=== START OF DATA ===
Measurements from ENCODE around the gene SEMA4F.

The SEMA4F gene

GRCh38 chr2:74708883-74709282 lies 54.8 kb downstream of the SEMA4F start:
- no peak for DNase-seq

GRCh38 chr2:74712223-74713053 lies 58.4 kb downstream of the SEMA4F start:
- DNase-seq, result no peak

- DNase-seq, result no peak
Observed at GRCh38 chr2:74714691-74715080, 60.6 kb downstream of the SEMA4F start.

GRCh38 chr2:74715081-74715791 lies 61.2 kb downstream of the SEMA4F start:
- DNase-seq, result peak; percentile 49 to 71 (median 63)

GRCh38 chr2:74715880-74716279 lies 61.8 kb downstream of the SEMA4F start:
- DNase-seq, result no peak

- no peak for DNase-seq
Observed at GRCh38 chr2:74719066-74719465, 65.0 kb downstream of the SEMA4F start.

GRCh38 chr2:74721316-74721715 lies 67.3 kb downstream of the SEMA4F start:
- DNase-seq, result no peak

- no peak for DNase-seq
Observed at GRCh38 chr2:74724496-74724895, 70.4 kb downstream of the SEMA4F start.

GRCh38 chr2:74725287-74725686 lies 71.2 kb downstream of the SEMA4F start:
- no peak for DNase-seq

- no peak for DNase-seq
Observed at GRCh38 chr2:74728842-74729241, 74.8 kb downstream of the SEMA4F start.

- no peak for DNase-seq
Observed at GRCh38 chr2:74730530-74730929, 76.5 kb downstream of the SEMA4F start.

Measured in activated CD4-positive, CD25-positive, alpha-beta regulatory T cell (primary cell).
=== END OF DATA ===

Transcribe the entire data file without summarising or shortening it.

Measurements from ENCODE around the gene SEMA4F.

The SEMA4F gene

GRCh38 chr2:74708883-74709282 lies 54.8 kb downstream of the SEMA4F start:
- no peak for DNase-seq

GRCh38 chr2:74712223-74713053 lies 58.4 kb downstream of the SEMA4F start:
- DNase-seq, result no peak

- DNase-seq, result no peak
Observed at GRCh38 chr2:74714691-74715080, 60.6 kb downstream of the SEMA4F start.

GRCh38 chr2:74715081-74715791 lies 61.2 kb downstream of the SEMA4F start:
- DNase-seq, result peak; percentile 49 to 71 (median 63)

GRCh38 chr2:74715880-74716279 lies 61.8 kb downstream of the SEMA4F start:
- DNase-seq, result no peak

- no peak for DNase-seq
Observed at GRCh38 chr2:74719066-74719465, 65.0 kb downstream of the SEMA4F start.

GRCh38 chr2:74721316-74721715 lies 67.3 kb downstream of the SEMA4F start:
- DNase-seq, result no peak

- no peak for DNase-seq
Observed at GRCh38 chr2:74724496-74724895, 70.4 kb downstream of the SEMA4F start.

GRCh38 chr2:74725287-74725686 lies 71.2 kb downstream of the SEMA4F start:
- no peak for DNase-seq

- no peak for DNase-seq
Observed at GRCh38 chr2:74728842-74729241, 74.8 kb downstream of the SEMA4F start.

- no peak for DNase-seq
Observed at GRCh38 chr2:74730530-74730929, 76.5 kb downstream of the SEMA4F start.

Measured in activated CD4-positive, CD25-positive, alpha-beta regulatory T cell (primary cell).